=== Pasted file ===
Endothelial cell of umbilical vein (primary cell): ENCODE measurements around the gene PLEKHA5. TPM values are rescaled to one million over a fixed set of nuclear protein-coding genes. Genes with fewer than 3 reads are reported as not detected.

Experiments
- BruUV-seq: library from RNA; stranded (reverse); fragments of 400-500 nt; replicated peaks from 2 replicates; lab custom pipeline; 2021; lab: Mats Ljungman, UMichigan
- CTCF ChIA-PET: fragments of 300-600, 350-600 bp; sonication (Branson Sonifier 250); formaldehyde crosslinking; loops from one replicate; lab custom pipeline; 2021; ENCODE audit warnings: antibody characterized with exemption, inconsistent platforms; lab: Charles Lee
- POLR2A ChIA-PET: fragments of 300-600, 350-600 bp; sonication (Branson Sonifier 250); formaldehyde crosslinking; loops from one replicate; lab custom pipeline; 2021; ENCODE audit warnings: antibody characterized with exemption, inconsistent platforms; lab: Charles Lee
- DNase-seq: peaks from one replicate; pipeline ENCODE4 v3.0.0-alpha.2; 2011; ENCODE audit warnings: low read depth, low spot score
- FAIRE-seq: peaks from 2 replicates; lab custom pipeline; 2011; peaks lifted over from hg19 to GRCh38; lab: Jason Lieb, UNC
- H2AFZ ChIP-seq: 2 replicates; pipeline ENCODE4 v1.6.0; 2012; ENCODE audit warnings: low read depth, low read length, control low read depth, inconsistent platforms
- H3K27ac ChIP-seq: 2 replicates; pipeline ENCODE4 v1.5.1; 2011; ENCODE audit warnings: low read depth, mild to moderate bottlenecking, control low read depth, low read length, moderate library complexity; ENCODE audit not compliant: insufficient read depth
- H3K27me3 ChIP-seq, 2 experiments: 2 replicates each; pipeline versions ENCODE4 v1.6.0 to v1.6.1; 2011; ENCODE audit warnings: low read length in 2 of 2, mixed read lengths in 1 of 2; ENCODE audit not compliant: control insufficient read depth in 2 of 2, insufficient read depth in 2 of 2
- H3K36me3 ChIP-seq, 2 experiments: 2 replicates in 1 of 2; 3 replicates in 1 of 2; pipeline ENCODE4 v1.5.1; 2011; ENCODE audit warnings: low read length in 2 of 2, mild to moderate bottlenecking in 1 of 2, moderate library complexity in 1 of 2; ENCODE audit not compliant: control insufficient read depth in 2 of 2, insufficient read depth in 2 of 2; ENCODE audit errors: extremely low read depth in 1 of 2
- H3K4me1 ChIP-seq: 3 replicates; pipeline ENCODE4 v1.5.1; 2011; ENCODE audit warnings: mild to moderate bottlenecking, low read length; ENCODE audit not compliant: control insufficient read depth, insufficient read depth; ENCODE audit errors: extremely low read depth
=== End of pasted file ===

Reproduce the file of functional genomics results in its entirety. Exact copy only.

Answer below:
Endothelial cell of umbilical vein (primary cell): ENCODE measurements around the gene PLEKHA5. TPM values are rescaled to one million over a fixed set of nuclear protein-coding genes. Genes with fewer than 3 reads are reported as not detected.

Experiments
- BruUV-seq: library from RNA; stranded (reverse); fragments of 400-500 nt; replicated peaks from 2 replicates; lab custom pipeline; 2021; lab: Mats Ljungman, UMichigan
- CTCF ChIA-PET: fragments of 300-600, 350-600 bp; sonication (Branson Sonifier 250); formaldehyde crosslinking; loops from one replicate; lab custom pipeline; 2021; ENCODE audit warnings: antibody characterized with exemption, inconsistent platforms; lab: Charles Lee
- POLR2A ChIA-PET: fragments of 300-600, 350-600 bp; sonication (Branson Sonifier 250); formaldehyde crosslinking; loops from one replicate; lab custom pipeline; 2021; ENCODE audit warnings: antibody characterized with exemption, inconsistent platforms; lab: Charles Lee
- DNase-seq: peaks from one replicate; pipeline ENCODE4 v3.0.0-alpha.2; 2011; ENCODE audit warnings: low read depth, low spot score
- FAIRE-seq: peaks from 2 replicates; lab custom pipeline; 2011; peaks lifted over from hg19 to GRCh38; lab: Jason Lieb, UNC
- H2AFZ ChIP-seq: 2 replicates; pipeline ENCODE4 v1.6.0; 2012; ENCODE audit warnings: low read depth, low read length, control low read depth, inconsistent platforms
- H3K27ac ChIP-seq: 2 replicates; pipeline ENCODE4 v1.5.1; 2011; ENCODE audit warnings: low read depth, mild to moderate bottlenecking, control low read depth, low read length, moderate library complexity; ENCODE audit not compliant: insufficient read depth
- H3K27me3 ChIP-seq, 2 experiments: 2 replicates each; pipeline versions ENCODE4 v1.6.0 to v1.6.1; 2011; ENCODE audit warnings: low read length in 2 of 2, mixed read lengths in 1 of 2; ENCODE audit not compliant: control insufficient read depth in 2 of 2, insufficient read depth in 2 of 2
- H3K36me3 ChIP-seq, 2 experiments: 2 replicates in 1 of 2; 3 replicates in 1 of 2; pipeline ENCODE4 v1.5.1; 2011; ENCODE audit warnings: low read length in 2 of 2, mild to moderate bottlenecking in 1 of 2, moderate library complexity in 1 of 2; ENCODE audit not compliant: control insufficient read depth in 2 of 2, insufficient read depth in 2 of 2; ENCODE audit errors: extremely low read depth in 1 of 2
- H3K4me1 ChIP-seq: 3 replicates; pipeline ENCODE4 v1.5.1; 2011; ENCODE audit warnings: mild to moderate bottlenecking, low read length; ENCODE audit not compliant: control insufficient read depth, insufficient read depth; ENCODE audit errors: extremely low read depth